I was listening the other day to the Diane Rehm Show on Aspen Public Radio. It was the Friday news round-up and the conversation included, as it often has over the last three months, the roll-out of the Affordable Care Act. I was startled to hear one of the listeners who called into the show assert that the reelection of President Obama in 2012 meant that there could be no questioning of the ACA by any other branch of government, particularly by the majority Republican House of Representatives. The President had won, this was his signature piece of legislation and that was that. This struck me as a dangerous assertion and not at all consistent with the structure of government laid out in the Constitution - dangerous because it suggested that decisions of the executive as to matters of law are inviolate merely because the President is the President and inconsistent with the Constitution because of the co-equal status afforded the executive and legislative branches of government.
Although Congressional Republicans forcefully challenged the ACA as it was being developed, one-party Democratic control of both Congress and the Presidency resulted in a law that appears, as it is currently unfolding, to be deeply flawed and harmful to many millions of Americans. It would have benefited from more diverse policy input than it received and if that input comes now, after the law is on the books, it’s none too late. The notion that the law’s weaknesses should not now be explored because the President was reelected is tantamount to saying that there is no role for other duly elected representatives of the people in reshaping a bad law or even questioning it.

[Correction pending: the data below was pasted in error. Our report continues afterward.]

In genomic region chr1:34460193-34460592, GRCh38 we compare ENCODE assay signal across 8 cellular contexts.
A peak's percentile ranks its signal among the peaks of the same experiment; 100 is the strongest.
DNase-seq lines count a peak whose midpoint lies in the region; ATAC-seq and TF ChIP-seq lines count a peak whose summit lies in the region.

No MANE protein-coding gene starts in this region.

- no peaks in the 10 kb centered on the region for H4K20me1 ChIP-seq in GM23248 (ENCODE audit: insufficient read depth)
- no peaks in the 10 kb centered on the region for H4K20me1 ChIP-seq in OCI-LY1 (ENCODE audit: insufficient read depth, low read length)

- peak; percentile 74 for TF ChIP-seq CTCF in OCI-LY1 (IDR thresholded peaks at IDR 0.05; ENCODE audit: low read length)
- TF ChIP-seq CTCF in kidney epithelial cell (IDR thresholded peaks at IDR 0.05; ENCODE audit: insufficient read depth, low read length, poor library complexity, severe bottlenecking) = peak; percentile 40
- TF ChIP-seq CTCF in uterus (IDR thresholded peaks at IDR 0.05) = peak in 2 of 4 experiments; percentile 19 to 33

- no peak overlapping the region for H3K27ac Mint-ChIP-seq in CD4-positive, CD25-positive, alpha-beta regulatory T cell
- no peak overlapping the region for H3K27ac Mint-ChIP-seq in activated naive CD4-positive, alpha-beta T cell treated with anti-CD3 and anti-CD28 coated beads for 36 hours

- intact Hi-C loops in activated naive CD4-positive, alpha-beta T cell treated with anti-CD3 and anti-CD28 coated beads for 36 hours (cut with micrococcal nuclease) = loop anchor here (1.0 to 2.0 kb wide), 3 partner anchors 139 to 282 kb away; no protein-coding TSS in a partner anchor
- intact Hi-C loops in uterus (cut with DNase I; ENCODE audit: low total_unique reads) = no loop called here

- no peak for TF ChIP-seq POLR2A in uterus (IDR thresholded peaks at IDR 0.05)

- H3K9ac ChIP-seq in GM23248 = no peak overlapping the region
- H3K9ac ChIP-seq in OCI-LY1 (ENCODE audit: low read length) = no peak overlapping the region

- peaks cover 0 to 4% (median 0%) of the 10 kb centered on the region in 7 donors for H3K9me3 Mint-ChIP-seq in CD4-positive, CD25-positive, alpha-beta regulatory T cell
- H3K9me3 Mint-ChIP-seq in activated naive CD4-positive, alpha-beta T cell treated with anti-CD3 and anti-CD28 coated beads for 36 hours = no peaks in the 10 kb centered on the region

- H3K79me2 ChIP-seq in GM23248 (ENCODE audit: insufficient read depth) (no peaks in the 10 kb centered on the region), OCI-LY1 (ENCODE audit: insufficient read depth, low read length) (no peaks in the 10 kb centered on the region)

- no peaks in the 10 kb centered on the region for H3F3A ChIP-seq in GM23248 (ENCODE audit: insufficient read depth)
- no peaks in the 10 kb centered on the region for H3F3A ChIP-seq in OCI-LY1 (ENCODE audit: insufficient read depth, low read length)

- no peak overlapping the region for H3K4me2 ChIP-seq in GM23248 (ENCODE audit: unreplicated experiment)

The assertion of the listener on the Diane Rehm Show appears to me to have echoes in the recent decision of Senate Democrats to permit only a majority vote for cloture (termination of debate) for certain judicial and other Presidential nominees. This effectively gives the minority party in the Senate no voice in the confirmation process and ensures that all Presidential appointees, no matter their merits, will be confirmed by the President’s party. Given the current composition of the Senate, the removal of the filibuster represents the tyranny of the majority over the minority. Over many years, Senate rule and custom provided a voice for the minority party in the “advice and consent” process under the Constitution. Under that provision of the Constitution, the President nominates federal judges and other senior appointees of the federal government, subject to the advice and consent of the Senate. If the views of the minority are irrelevant to this process, we have another example of monolithic power in the hands of the President. Not a result envisioned by the Constitution.
Frieda Wallison is Chair of the Pitkin County Republicans.
A graduate of Smith College and Harvard Law School, she practiced law for more than 30 years in New York City and Washington, D.C. as a partner in major law firms, before retiring for the good life in the Roaring Fork Valley. Beyond serving as Chair of the Pitkin County Republicans, Wallison is Republican Chair of the Third Congressional District in Colorado and a member of the Colorado Republican Party Executive Committee. She is also the President of the Snowmass/Capitol Creek Caucus and a member of Aspen Rotary. In her spare time, Wallison is a real estate developer in the mid-valley. She is married to Peter Wallison, the Arthur F. Burns Fellow in Financial Policy Studies at the American Enterprise Institute, and they are parents of three and grandparents of five.
You can contact her at firstname.lastname@example.org
Her personal Facebook page address is facebook.com/frieda.wallison
You can find out more about the Pitkin County Republicans here: http://pitkinpolitics.org/